"Jewelry Christmas tree" bottle, 1996

 

Make sure that you take the time when you are in the applique room to turn your attention away from the quilts for a moment and towards the case in the center of the room where half a dozen “jewelry Christmas trees” are showcased. These were found in a closet of her home, perhaps originally intended for her eyes only, but they are jewels that glitter so bright that it would have been a shame to keep them stuck in a closet. Tompkins had a love for glitter, sparkle, ribbon, sequins, and all things a little bit extra. She combines them densely on these sculptural forms, creating a three-dimensional version of her quilt style.


Thirty-six Nine-patch, Three Sixes Combination, 1999, quilted by Irene Bankhead

 

The next room of the exhibit can’t be missed - you couldn’t fail to notice it - because of the three bright yellow/orange/purple pieces that stand out in the corner. The curators have called this room "Personal Symbolism," and it is the best representation in the exhibit of how Tompkins combined her traditional Christian beliefs with her personal lived experience as well as other elements of transcendental, mystical spirituality. These pieces are called The Three Sixes. They loosely represent three people in her family who all had birthdays with the number six in them. The first is her own birthday: 9/6/36 which seems to have taken on a magical quality for her. She stitches it frequently into the surface of her quilts, sometimes written out directly and sometimes written backwards. The second color and number in the Three Sixes represents her grandfather, a family member she grew up with. The third represents a number of different people - a great uncle, a cousin, a brother. In any case, there is a magical quality to the numbers that Tompkins draws from. However, co-curator Yau points out that sometimes the artist took liberties with her math. For example, there’s a piece that’s a “Thirty-six Nine-patch quilt.” The nine-patch is a traditional quilting technique. Tompkins’ often puts her own twist on classic techniques and this is no exception. In this case, she’s worked the numbers of her birth date in to create a set of 36 9-patches, except that as Yau points out, there are strictly only 33, and you have to count certain yarn ties to get to the “correct” or intended 36. Nevertheless, the gist is there, the cohesion between all of the pieces in the series is undeniable, and there is something a bit mystical about the number play at work here.

Untitled, 1996 (circa)

 

When we head to the next room, we see a visible shift in the artist’s work. The pieces collected here represent her cultural concerns. Mostly created in the late 1990s, Tompkins has composed quilts with specific themes in mind, although it’s not always easy to guess exactly what she was trying to say. For example, there is a piece with a big image of OJ Simpson right at the top. The piece includes other prominent Pan-African leaders and celebrities. There is clear thematic cohesion and yet it raises questions as to what precisely she was trying to say. Although this is a political piece, it is also highly personal. Her name, Effie, is stitched not only on the border but also on a cross that says “Michael + Effie + Love” (likely referring to the nearby image of Michael Jordan). And this is where all of her life’s work seems to coalesce, as she combines a deep mindful meditation with both personal and socio-political issues.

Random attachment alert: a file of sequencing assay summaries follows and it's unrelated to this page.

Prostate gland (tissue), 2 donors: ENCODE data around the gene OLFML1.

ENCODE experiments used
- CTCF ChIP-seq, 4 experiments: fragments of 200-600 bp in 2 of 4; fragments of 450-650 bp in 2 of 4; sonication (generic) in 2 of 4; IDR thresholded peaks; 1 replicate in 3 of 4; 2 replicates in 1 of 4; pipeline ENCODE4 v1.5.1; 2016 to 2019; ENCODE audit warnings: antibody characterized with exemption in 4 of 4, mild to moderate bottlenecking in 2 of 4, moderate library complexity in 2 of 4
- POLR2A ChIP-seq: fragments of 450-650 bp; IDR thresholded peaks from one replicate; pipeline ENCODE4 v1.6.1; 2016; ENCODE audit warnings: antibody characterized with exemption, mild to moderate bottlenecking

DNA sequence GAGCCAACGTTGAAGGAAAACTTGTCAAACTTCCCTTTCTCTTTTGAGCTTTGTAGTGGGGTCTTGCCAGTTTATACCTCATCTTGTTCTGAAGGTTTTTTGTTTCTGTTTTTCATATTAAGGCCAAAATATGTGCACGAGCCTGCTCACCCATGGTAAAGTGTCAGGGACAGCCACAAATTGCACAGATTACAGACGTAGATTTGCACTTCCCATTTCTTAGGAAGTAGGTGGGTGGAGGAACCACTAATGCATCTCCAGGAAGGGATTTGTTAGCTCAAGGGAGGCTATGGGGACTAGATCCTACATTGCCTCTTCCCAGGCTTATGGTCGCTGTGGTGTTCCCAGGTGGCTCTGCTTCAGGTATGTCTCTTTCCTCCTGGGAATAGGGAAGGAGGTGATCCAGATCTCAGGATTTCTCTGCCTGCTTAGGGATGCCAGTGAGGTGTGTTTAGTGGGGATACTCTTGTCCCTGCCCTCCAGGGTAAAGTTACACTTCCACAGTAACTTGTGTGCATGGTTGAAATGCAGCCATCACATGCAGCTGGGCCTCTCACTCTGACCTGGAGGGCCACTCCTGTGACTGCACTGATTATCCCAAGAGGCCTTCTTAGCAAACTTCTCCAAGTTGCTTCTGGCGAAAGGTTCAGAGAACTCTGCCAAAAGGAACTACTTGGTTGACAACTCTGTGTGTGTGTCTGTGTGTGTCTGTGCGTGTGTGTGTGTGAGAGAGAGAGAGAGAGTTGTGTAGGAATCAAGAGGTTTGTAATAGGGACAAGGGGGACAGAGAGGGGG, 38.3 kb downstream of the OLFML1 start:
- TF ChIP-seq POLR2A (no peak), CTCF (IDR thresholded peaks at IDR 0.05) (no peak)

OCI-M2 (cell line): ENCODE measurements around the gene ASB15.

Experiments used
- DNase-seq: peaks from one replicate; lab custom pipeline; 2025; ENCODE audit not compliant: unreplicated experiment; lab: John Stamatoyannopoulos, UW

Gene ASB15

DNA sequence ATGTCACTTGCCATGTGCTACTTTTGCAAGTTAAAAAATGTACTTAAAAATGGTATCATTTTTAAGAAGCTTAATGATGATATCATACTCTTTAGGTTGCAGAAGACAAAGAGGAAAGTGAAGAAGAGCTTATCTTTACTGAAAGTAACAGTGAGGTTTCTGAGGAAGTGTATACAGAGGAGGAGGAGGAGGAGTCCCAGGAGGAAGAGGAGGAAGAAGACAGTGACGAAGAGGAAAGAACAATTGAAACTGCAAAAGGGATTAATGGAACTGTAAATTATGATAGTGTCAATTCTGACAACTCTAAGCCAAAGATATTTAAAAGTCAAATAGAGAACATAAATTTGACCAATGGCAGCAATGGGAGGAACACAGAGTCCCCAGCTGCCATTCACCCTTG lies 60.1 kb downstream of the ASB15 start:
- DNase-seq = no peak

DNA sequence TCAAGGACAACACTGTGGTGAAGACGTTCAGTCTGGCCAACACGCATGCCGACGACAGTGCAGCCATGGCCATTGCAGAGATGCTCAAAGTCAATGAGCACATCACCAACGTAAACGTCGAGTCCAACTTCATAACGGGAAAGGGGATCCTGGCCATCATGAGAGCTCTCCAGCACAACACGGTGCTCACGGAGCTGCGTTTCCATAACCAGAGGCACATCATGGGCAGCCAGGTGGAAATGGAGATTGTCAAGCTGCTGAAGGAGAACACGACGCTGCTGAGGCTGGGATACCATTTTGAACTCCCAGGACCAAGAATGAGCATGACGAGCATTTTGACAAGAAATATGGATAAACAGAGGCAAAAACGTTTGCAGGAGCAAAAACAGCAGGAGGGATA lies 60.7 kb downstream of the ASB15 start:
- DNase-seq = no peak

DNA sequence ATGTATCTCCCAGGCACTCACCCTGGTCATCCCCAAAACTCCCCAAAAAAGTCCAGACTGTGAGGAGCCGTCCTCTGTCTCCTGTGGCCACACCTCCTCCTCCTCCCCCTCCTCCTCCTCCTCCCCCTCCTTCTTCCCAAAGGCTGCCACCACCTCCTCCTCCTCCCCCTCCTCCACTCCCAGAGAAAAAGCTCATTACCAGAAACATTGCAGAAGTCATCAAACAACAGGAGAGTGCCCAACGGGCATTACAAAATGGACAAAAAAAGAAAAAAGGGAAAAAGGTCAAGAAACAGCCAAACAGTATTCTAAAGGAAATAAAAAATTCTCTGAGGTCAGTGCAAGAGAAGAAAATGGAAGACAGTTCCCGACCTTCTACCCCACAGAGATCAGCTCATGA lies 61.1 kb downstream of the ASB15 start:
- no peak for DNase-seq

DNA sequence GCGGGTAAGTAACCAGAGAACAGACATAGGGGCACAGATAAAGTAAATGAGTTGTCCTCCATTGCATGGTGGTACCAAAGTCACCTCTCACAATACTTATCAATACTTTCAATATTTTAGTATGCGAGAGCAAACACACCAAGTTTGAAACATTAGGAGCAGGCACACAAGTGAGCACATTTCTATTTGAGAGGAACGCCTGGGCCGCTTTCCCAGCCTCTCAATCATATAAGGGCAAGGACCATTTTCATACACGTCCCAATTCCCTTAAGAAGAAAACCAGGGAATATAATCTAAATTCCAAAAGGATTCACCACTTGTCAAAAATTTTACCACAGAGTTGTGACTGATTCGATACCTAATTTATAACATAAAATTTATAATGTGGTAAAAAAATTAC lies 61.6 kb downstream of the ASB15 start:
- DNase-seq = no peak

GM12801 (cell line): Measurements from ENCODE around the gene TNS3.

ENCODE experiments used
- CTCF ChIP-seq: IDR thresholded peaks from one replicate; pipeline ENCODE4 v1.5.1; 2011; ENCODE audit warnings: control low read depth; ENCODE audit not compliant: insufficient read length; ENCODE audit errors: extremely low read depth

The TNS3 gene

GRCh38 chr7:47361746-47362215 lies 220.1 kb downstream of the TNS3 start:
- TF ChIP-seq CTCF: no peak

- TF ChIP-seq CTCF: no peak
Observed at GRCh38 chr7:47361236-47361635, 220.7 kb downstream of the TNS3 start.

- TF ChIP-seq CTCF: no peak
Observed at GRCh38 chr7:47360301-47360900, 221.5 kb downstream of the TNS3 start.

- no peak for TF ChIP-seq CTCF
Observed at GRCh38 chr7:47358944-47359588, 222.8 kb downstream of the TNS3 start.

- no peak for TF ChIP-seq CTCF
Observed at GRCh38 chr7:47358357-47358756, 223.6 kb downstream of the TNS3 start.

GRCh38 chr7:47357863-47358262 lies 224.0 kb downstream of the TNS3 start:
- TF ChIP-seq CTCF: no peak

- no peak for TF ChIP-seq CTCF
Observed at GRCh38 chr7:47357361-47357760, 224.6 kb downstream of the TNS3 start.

Untitled, 1996, quilted by Irene Bankhead

 

Another quilt in this section prominently features an image of the Kennedy brothers with Martin Luther King Jr.. It is surrounded by several different versions of the American flag, positioned both vertically and horizontally. Within this, though, the thematic stripes of the flag are repeated in other fabrics including an Indian-inspired batik and a Mexican stripe drawn pulled from serape fabric. There are pastoral scenes here that seem almost colonial with a Latin American reference in a piece of fabric showing flamenco dancers. The statements here are bold and striking.

 Untitled, 2002 (circa)

In her latest years, Tompkins’ work became more overtly religious. The final room consists of many pieces incorporating crosses and other religious symbolism. Then there are two striking pieces at the very end that bring a sense of closure to the entire show. The penultimate piece is a non-quilted single-piece embroidered green-on-green that combines her personal details (including her name and address) with Christian scripture verses as well as a quote that “love is like an ice cream cone; it gets better with every lick.” The last is a black-on-black embroidered quilt that is slightly reminiscent of a funeral gown. Compared to the bright colors, textures, and pictorial narratives of the other rooms, this is understated and yet astoundingly powerful. We see the artist come full circle as we circle through the rooms of this exhibit.

Untitled, 2005

 

Rosie Lee Tompkins: A Retrospective is on display at the Berkeley Art Museum and Pacific Film Archive (BAMPFA) at 2155 Center Street in Berkeley, CA. The exhibit runs from 2/19/20 - 7/19/20. It is the largest-ever retrospective of the artist’s work.

BAMPFA galleries are open 11-7 Wednesday - Sunday. General admission is $14 with discounts / free admission available to varied populations including students, UC Berkeley staff, seniors and children. Galleries are free to all on the first Thursday of every month.

Special events for this exhibit include:

  • Colloquium: Re-visioning the Art of Rosie Lee Tompkins, 2/29/20, 2 pm
  • Fabric Postcard Collage Workshop, 3/7/20, 11 am
  • Improvisational Quilt-Print Making Workshop, 4/5/20, 2 pm

And more. Details on BAMPFA website.

Sources

Sources

  1. Haase, Albert. Becoming an Ordinary Mystic: Spirituality for the Rest of Us. IVP Books 2019.
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Kathryn Vercillo